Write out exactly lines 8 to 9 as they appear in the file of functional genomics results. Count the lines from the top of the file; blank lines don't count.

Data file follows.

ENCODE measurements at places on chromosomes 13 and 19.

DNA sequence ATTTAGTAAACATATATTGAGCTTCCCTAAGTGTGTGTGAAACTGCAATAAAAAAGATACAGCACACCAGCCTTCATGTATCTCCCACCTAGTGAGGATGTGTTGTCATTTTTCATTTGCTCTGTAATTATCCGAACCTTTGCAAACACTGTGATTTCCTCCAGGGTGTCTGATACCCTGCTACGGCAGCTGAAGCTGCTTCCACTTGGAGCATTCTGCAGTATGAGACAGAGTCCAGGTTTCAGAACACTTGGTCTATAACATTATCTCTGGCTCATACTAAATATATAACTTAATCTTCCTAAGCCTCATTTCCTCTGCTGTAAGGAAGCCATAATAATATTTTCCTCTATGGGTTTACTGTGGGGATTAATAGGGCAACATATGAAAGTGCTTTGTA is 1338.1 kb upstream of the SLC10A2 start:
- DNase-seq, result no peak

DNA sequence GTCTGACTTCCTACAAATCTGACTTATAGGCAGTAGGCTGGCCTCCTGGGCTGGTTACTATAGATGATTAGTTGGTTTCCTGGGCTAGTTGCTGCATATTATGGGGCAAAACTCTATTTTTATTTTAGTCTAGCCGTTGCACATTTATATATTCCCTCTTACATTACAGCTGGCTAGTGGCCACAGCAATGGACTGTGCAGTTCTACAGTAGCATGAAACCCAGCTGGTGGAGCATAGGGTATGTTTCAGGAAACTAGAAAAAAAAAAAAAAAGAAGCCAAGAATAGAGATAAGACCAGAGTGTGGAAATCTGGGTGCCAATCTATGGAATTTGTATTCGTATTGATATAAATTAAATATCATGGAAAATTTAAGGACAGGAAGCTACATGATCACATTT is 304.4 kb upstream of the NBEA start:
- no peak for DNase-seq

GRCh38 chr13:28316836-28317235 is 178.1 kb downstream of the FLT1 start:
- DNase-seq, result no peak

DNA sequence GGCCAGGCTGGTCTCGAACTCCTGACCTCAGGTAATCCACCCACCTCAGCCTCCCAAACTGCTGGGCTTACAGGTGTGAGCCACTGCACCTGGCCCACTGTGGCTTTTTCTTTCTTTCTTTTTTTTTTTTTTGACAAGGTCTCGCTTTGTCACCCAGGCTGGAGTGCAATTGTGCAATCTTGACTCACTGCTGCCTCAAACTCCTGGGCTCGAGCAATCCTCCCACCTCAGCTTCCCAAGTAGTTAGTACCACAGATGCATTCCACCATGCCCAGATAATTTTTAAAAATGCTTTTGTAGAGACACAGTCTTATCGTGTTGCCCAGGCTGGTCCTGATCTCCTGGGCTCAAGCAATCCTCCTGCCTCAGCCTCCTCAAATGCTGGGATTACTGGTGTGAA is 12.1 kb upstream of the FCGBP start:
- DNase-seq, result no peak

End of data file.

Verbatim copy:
DNA sequence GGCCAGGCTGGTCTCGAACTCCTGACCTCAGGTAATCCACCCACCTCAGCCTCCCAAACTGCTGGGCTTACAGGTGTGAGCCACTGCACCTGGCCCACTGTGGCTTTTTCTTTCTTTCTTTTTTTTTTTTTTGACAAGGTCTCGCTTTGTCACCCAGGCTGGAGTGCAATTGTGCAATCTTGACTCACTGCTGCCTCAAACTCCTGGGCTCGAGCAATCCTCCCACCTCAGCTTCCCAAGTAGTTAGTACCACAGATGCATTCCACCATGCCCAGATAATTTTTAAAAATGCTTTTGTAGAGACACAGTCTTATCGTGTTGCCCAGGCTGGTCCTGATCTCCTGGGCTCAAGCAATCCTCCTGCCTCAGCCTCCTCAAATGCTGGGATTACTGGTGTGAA is 12.1 kb upstream of the FCGBP start:
- DNase-seq, result no peak